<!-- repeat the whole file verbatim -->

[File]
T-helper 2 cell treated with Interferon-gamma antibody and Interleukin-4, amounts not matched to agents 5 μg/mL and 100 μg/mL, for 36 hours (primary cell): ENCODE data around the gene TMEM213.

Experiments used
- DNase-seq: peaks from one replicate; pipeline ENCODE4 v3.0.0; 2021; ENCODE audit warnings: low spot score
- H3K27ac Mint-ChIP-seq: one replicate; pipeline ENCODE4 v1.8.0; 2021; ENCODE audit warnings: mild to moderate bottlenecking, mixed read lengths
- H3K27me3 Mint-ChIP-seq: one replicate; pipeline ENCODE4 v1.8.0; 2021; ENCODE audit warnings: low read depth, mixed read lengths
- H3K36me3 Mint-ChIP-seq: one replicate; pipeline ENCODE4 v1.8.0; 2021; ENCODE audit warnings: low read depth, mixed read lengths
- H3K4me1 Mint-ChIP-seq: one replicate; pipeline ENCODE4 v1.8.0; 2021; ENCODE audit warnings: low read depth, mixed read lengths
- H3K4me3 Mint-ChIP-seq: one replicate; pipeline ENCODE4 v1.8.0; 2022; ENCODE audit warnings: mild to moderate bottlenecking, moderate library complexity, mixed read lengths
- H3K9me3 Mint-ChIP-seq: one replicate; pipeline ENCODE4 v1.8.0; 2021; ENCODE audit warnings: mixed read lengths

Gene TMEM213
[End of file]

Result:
T-helper 2 cell treated with Interferon-gamma antibody and Interleukin-4, amounts not matched to agents 5 μg/mL and 100 μg/mL, for 36 hours (primary cell): ENCODE data around the gene TMEM213.

Experiments used
- DNase-seq: peaks from one replicate; pipeline ENCODE4 v3.0.0; 2021; ENCODE audit warnings: low spot score
- H3K27ac Mint-ChIP-seq: one replicate; pipeline ENCODE4 v1.8.0; 2021; ENCODE audit warnings: mild to moderate bottlenecking, mixed read lengths
- H3K27me3 Mint-ChIP-seq: one replicate; pipeline ENCODE4 v1.8.0; 2021; ENCODE audit warnings: low read depth, mixed read lengths
- H3K36me3 Mint-ChIP-seq: one replicate; pipeline ENCODE4 v1.8.0; 2021; ENCODE audit warnings: low read depth, mixed read lengths
- H3K4me1 Mint-ChIP-seq: one replicate; pipeline ENCODE4 v1.8.0; 2021; ENCODE audit warnings: low read depth, mixed read lengths
- H3K4me3 Mint-ChIP-seq: one replicate; pipeline ENCODE4 v1.8.0; 2022; ENCODE audit warnings: mild to moderate bottlenecking, moderate library complexity, mixed read lengths
- H3K9me3 Mint-ChIP-seq: one replicate; pipeline ENCODE4 v1.8.0; 2021; ENCODE audit warnings: mixed read lengths

Gene TMEM213